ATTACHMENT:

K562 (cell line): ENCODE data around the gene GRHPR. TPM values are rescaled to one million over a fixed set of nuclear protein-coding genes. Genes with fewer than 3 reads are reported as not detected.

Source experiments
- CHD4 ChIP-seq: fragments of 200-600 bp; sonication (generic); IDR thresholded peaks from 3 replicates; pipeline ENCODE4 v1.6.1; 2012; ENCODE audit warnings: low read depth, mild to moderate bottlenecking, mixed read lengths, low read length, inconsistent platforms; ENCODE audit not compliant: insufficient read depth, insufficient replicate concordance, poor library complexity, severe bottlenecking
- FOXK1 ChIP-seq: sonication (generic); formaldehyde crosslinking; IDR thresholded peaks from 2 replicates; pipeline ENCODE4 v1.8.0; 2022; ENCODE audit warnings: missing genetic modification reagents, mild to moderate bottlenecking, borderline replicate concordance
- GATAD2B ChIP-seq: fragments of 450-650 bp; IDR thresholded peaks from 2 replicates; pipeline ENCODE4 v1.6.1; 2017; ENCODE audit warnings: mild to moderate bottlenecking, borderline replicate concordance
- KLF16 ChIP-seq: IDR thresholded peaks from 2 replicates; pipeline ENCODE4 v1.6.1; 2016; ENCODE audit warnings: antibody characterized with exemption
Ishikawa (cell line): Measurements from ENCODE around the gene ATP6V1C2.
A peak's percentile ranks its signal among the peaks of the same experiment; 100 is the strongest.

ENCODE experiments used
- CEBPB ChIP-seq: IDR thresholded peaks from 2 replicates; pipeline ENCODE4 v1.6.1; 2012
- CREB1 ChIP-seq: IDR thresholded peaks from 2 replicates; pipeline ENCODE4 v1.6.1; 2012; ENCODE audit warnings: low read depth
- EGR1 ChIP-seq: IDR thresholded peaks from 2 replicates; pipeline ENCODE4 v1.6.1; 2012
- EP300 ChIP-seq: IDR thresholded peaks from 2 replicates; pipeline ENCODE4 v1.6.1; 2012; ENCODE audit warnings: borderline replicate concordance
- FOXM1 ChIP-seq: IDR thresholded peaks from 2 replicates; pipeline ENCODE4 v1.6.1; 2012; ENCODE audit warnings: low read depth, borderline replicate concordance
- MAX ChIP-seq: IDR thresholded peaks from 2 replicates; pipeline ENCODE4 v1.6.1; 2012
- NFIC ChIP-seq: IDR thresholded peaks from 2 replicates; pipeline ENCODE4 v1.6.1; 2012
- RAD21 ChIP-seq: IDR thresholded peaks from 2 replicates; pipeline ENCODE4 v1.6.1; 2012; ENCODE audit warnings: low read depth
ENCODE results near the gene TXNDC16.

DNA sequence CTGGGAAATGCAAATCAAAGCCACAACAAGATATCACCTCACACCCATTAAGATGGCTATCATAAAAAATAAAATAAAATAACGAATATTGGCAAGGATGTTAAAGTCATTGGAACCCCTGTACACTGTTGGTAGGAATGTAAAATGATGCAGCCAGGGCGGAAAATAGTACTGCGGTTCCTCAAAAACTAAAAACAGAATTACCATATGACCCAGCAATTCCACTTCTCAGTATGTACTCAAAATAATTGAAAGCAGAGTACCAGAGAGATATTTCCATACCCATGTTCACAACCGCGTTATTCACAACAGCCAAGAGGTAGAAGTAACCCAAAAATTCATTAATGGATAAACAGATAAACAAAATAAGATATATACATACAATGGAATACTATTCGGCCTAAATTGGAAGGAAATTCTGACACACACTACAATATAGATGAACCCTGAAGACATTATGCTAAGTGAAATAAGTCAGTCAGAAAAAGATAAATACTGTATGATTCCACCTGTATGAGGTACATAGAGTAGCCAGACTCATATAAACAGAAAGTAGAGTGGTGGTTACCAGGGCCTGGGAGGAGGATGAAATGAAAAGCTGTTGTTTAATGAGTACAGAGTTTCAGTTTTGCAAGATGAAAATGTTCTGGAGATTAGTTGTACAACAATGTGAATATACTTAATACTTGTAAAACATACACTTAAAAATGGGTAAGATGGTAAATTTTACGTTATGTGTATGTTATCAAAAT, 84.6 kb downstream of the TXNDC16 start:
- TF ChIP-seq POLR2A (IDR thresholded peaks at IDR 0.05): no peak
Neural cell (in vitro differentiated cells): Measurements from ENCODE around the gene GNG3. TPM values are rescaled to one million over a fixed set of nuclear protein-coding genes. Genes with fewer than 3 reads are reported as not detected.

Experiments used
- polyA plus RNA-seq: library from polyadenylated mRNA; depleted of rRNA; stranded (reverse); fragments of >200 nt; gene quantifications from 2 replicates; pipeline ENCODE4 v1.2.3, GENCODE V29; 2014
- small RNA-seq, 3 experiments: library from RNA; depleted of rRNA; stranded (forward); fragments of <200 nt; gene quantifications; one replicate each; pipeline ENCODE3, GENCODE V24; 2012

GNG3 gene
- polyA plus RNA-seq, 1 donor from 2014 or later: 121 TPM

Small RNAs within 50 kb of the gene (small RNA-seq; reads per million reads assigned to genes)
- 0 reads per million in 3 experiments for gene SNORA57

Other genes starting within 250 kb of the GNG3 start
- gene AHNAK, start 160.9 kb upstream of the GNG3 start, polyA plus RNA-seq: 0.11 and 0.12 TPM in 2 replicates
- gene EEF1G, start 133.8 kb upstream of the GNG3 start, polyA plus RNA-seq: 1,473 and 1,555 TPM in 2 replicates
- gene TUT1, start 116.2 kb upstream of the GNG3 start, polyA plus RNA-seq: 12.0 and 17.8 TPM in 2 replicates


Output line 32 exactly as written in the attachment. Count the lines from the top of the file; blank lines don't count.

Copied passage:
- gene TUT1, start 116.2 kb upstream of the GNG3 start, polyA plus RNA-seq: 12.0 and 17.8 TPM in 2 replicates